Nasdaq is proposing to separate market making from the other business activities currently found under Rule 1011(g)(2) by creating two new subparts to the rule. Proposed new Rule 1011(g)(2)(B) will address market making and adds new language to make clear that the rule applies only to engaging in market making for the first time on Nasdaq, and as a consequence, a Nasdaq member seeking to be designated as a market maker for the first time on another market would not be required to follow the Rule 1017 process. Nasdaq believes that the proposed rule change would not lessen the regulatory oversight of members, since market making on another market would fall within the jurisdiction and oversight of that market together with the member's designated examining authority.[6]

In making it clear that market making under Rule 1011(g)(2)(B) applies only to such activity “on Nasdaq,” Nasdaq is concerned that common members of Nasdaq and FINRA, or of Nasdaq and NASDAQ OMX BX (“BX”), may misinterpret Rule 1011(g)(2)(B) to require approval pursuant to Nasdaq Rule 1017 of market making on Nasdaq for the first time when the same business operation had been previously approved by FINRA or BX pursuant to their respective Rules 1017. Nasdaq based much of its membership rules on those of NASD, with minor modifications in some instances resulting from Nasdaq's exchange status. As noted above, Nasdaq Rule 1011(g) is virtually identical to NASD Rule 1011(k), except for the addition of a fourth material change to business operations to reflect a change that results in a loss of proprietary trading firm status. Nasdaq Rule 1017 is also substantially similar to NASD Rule 1017. In a similar regard, the membership rules of BX were based upon the membership rules of Nasdaq, and as a consequence, the membership rules of BX mirror those of Nasdaq in most respects. Nasdaq notes that the underlying review pursuant to either Nasdaq Rule 1017 or BX Rule 1017, upon which Nasdaq or BX would reference in making a determination, is conducted by FINRA.[7] As such, the process leading to a prior approval of market making by either FINRA or BX pursuant to their Rules 1017 would follow the same process as if the Nasdaq Rule 1017 review were conducted.

Nasdaq is proposing to add new language to Rule 1011(g)(2)(B) that will make it clear that Nasdaq does not consider market making under the rule for the first time on Nasdaq to be a material change, if the market making has already been approved by either FINRA pursuant to NASD Rule 1017, or alternatively by BX pursuant to BX Rule 1017. Nasdaq believes that the proposed clarifying language under Nasdaq Rule 1011(g)(2)(B) recognizing prior approvals of market making under the rules of FINRA and BX will serve to avoid confusion over the application of the rule in regards to common members. Nasdaq believes the proposed changes are consistent Nasdaq's [sic] current practice and will avoid unnecessary regulatory duplication.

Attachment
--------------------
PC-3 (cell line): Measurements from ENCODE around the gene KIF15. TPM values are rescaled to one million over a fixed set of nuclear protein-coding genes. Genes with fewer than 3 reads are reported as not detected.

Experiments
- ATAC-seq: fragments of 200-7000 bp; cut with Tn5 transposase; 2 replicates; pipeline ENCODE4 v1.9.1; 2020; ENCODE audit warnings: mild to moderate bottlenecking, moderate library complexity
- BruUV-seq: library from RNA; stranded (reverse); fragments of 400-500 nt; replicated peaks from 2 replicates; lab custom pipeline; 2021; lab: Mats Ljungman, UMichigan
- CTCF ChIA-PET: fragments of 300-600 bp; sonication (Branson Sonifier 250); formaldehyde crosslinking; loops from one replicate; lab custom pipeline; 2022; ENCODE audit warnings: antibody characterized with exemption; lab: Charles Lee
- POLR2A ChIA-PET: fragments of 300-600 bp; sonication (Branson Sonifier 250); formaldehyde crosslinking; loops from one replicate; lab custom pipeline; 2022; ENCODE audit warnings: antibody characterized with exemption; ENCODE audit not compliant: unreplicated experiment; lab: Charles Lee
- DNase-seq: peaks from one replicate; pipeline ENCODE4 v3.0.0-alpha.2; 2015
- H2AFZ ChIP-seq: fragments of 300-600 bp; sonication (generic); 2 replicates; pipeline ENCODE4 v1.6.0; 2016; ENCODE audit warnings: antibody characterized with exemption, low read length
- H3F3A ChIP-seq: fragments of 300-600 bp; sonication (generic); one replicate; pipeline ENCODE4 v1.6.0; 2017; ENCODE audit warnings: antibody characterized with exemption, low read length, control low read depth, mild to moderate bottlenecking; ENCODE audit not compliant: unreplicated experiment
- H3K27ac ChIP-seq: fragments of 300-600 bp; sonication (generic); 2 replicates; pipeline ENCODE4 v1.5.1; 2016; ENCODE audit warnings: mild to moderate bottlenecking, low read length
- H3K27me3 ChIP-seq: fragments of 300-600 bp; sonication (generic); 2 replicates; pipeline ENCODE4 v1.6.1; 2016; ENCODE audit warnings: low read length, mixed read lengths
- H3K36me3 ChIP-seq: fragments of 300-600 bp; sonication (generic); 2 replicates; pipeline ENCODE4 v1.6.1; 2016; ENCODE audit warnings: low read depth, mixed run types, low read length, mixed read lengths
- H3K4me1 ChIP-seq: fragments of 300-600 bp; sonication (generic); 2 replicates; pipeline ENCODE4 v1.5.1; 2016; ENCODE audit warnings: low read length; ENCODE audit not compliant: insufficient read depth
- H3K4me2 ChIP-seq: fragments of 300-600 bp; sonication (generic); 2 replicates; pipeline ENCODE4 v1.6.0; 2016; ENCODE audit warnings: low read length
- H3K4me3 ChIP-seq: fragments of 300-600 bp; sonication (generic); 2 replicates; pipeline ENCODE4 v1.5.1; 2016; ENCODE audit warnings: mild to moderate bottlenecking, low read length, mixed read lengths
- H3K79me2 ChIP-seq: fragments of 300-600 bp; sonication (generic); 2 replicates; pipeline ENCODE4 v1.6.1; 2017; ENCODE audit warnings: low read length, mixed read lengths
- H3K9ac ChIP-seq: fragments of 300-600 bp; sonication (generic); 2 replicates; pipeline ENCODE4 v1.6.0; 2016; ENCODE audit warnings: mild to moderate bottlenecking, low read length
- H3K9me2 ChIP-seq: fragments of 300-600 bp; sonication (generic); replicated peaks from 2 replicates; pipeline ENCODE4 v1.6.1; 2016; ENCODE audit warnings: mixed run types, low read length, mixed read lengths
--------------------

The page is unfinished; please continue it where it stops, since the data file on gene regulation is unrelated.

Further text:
Nasdaq is also proposing to delete references to underwriting from Rule 1011(g)(2). Underwriting is not conducted on Nasdaq and there is no circumstance in which a Nasdaq member could act as an underwriter unless that member was also a member of FINRA, and hence subject to FINRA's rules and oversight. Nasdaq believes that the [sic] keeping the term in Rule 1011(g)(2) serves no purpose and could be misleading. Accordingly, Nasdaq is proposing to delete the term from the rule.

Nasdaq is also proposing to make a minor technical correction to the rule by deleting a superfluous “and” from the rule text.

2. Statutory Basis

Nasdaq believes that the proposed rule change is consistent with the provisions of Section 6 of the Act,[8] in general and with Section 6(b)(5) of the Act,[9] in particular in that it is designed to prevent fraudulent and manipulative acts and practices, to promote just and equitable principles of trade, to foster cooperation and coordination with persons engaged in regulating, clearing, settling, processing information with respect to, and facilitating transactions in securities, to remove impediments to and perfect the mechanism of a free and open market and a national market system, and, in general, to protect investors and the public interest. The proposed rule change is designed to clarify the application of Nasdaq Rule 1011(g)(2) to ensure its consistent interpretation, and to avoid extending the Rule 1017 approval process to non-Nasdaq business operations conducted on other exchanges of which the Nasdaq member is also a member. Further, the proposed rule change makes clear that Nasdaq recognizes FINRA and BX approvals of material changes in business operations, which is based upon the similarity of their rules and processes to those of Nasdaq. Such recognition will serve to avoid unnecessary regulatory duplication among self-regulatory organizations. The proposed rule change also makes a minor technical correction to the rule.

B. Self-Regulatory Organization's Statement on Burden on Competition

Nasdaq does not believe that the proposed rule change will impose any burden on competition not necessary or appropriate in furtherance of the purposes of the Act.

C. Self-Regulatory Organization's Statement on Comments on the Proposed Rule Change Received From Members, Participants, or Others

No written comments were either solicited or received.

III. Date of Effectiveness of the Proposed Rule Change and Timing for Commission Action